The struggle for the family must have become too difficult because after attending Woodville primary school Thomas was sent to live and work as a farm boy on the property of Mr & Mrs Thomas Hunter's station, at Porangahau.  They had no children and must have been impressed with young Thomas because instead of placing him in full-time employment on the farm they paid for him to get a secondary education as a boarder at Te Aute College, Pukehou.

Te Aute College was established by the Anglican Church in 1854 with the objective of educating Maori boys for attendance at university.  A number of its former pupils have gone on to have distinguished careers.  Not only did Thomas gain an excellent education but he also learned to speak Maori and understand Maori culture.  My mother could remember walking through Dannevirke with him and watching her grandfather hongi and speak Maori with local tribal elders.

Apparently Thomas proved to to have a natural ability of training and working with horses.  After his formal education had been completed Thomas found employment working with horses.  At this time most of New Zealand’s transport was by sea or river.  Main population centres were being connected by rail, although the rugged nature of the country made this slow.  Minor inland locations were connected by rough unsealed roads which were used by bullock carts.  Passengers and mail travelled by horse drawn stage coaches.  The largest company was Cobb & Co (of wild west fame) and Thomas obtained employment with them as a stage coach driver.

Meanwhile my great grandmother was living the lonely life of the sole daughter of a wealthy sheep station owner.  She had been educated to be a “young lady” with a personal maid and domestic servants to look after her every need.  Well not quite all her needs!  She wasn’t allowed to fraternise with the children of the station’s employees.

The weekly stage coach arrives being driven by a young handsome (so that’s where I get it from), personable, educated, and ambitious male of the right age.  It wasn’t long before raging hormones took over!  Elizabeth Crallan decided Thomas Mills was the most promising prospect she had seen to date and she wasn’t about to become a wallflower.  Despite her parents threat to “cut her off” she married Thomas.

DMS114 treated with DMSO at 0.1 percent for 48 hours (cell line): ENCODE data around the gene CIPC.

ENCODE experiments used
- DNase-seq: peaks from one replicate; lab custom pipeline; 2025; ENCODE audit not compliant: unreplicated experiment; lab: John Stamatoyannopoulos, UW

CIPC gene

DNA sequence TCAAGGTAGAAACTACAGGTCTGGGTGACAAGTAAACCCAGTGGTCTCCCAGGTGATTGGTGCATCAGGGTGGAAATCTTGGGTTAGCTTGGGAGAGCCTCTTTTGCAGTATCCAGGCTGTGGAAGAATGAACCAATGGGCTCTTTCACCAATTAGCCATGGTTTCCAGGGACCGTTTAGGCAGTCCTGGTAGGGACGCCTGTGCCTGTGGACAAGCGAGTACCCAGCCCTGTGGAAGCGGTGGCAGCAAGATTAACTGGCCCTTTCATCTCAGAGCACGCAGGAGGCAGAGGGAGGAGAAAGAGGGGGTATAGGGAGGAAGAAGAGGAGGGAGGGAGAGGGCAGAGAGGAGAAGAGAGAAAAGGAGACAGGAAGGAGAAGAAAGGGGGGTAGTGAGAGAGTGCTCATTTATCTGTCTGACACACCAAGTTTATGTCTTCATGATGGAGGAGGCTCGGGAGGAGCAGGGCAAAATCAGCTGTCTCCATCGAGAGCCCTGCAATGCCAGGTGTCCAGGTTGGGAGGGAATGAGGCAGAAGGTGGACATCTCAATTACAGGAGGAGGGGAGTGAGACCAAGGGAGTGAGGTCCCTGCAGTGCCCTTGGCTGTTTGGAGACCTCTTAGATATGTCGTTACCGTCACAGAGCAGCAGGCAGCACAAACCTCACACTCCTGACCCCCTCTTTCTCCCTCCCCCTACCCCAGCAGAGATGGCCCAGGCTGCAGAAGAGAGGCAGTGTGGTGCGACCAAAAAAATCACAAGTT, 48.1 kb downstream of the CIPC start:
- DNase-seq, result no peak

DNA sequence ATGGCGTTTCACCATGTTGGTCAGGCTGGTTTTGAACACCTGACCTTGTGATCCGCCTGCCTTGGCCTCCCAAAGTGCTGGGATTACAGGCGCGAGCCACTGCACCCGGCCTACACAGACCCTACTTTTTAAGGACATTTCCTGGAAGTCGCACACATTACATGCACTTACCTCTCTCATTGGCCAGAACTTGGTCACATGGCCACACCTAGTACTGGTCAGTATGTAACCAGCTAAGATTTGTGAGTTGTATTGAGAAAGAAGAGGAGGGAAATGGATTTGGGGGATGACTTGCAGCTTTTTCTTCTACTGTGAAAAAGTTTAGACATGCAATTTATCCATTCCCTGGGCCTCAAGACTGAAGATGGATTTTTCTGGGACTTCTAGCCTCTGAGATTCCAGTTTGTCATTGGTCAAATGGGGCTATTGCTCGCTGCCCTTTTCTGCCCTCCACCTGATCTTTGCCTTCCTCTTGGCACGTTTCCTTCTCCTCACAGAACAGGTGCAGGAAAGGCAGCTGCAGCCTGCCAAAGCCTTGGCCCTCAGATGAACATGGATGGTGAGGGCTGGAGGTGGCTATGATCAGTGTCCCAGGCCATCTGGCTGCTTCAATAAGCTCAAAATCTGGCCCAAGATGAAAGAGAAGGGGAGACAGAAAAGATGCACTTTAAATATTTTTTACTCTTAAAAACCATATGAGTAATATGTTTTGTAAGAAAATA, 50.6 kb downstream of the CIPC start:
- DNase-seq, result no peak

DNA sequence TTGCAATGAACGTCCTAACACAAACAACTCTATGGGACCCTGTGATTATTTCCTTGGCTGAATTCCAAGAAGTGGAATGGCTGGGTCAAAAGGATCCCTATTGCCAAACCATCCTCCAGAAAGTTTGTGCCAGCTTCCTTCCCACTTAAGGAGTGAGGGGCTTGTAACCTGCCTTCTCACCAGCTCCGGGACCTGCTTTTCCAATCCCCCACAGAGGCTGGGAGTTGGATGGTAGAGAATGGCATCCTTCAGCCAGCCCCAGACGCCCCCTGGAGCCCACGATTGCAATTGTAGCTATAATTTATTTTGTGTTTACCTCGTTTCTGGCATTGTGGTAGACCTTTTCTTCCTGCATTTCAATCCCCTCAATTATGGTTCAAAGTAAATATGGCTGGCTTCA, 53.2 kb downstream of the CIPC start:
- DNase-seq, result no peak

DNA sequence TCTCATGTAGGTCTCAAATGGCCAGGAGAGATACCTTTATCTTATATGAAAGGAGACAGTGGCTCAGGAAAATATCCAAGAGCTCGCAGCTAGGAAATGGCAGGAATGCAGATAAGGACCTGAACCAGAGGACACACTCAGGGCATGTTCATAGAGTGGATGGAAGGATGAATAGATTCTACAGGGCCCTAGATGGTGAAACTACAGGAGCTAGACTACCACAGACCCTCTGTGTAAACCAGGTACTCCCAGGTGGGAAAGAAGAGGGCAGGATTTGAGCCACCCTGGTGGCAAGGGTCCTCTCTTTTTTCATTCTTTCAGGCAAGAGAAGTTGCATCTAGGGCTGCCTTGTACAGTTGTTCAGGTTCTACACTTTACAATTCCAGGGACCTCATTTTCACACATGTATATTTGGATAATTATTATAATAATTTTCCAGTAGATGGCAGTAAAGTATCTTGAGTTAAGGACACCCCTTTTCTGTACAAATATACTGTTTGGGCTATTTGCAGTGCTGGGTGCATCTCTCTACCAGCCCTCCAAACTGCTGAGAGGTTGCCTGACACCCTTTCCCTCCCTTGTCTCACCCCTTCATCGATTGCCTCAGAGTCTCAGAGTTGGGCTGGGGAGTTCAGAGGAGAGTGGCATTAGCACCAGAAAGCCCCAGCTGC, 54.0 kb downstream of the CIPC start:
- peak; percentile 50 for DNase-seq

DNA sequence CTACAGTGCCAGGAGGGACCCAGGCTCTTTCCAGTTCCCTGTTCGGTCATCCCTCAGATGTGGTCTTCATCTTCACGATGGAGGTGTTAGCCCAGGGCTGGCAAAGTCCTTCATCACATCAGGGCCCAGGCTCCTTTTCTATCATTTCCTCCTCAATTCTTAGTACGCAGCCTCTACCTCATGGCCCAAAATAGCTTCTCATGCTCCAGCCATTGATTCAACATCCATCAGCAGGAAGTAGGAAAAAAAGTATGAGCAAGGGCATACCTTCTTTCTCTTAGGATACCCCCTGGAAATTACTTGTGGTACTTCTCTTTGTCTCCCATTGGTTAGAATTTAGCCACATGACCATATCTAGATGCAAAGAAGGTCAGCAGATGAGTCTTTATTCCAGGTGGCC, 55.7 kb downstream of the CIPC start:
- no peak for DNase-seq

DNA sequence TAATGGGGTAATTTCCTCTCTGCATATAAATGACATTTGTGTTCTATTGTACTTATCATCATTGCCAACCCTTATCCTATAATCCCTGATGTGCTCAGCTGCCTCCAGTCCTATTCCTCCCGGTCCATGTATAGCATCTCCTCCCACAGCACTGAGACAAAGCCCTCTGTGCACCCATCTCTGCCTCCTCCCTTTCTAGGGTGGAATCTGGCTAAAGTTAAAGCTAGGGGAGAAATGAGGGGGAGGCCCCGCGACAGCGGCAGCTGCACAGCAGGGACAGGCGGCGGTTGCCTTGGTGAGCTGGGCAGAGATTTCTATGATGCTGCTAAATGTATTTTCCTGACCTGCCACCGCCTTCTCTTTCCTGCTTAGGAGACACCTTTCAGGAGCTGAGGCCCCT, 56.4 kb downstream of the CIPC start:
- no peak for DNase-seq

Thomas must have been intelligent, astute and ambitious because the same year they married he established his own business in Dannevirke

The Cyclopedia of New Zealand records
MILLS, THOMAS MANDER, Livery and Bait Stable Proprietor, Barraud Street, Dannevirke. This business was established by the present proprietor, in January, 1894. The premises consist of commodious stables, up-to-date in every respect, containing over fifty stalls and loose boxes, and accommodation for vehicles. Five coaches, two 'busses, a waggonette, a landau, two waggons, three double buggies, and a large number of single buggies and gigs are employed in the business; and Mr. Mills is assisted by a staff of twelve experienced persons. Mr. Mills also holds the Government Weber-Herbertville mail contract, and in conjunction with his business farms 140 acres of good grazing land.  Mr. Mills is a member of the Dannevirke Jockey Club, the Hawke's Bay Agricultural and Pastoral Society, and the local Lodge of Foresters.   

I have even found a photo of the premises

Having been raised a a lady, Elizabeth was determined to play her part as the wife of one of the towns most important businessmen.  She didn’t have a maid so her daughter, Edna was both trained as a lady and learned to assist her mother dress in the capacity of a maid.  Elizabeth was a leading figure in the local woman’s temperance movement, although my mother can remember she routinely drank a “Hot Toddy”.  Obviously purely for medicinal reasons! Smile 

Thomas was a progressive and by the turn of the century he had replaced the business horse drawn stage coaches with the new fangled automobiles.  I can remember my mother showing me a photo of one of his royal mail coaches.  It looked very similar to the one below, although with another row of seats.

By the 1920’s he was no longer involved with horses and instead selling American made Packard motor cars.  He had also established a garage and service station.  The Mills service station still exists in Dannevirke.

Thomas died in 1945 and Elizabeth a year earlier.
<sigh>  What a love story………

Now the genealogist in the family shoots holes in the story.

I can’t find any evidence of Elizabeth Crallan’s family owning a sheep station on the Wairarapa Coast.  Jan has found Thomas and Elizabeth’s wedding certificate and established her parents were James and Elizabeth (nee Richardson) Crallan.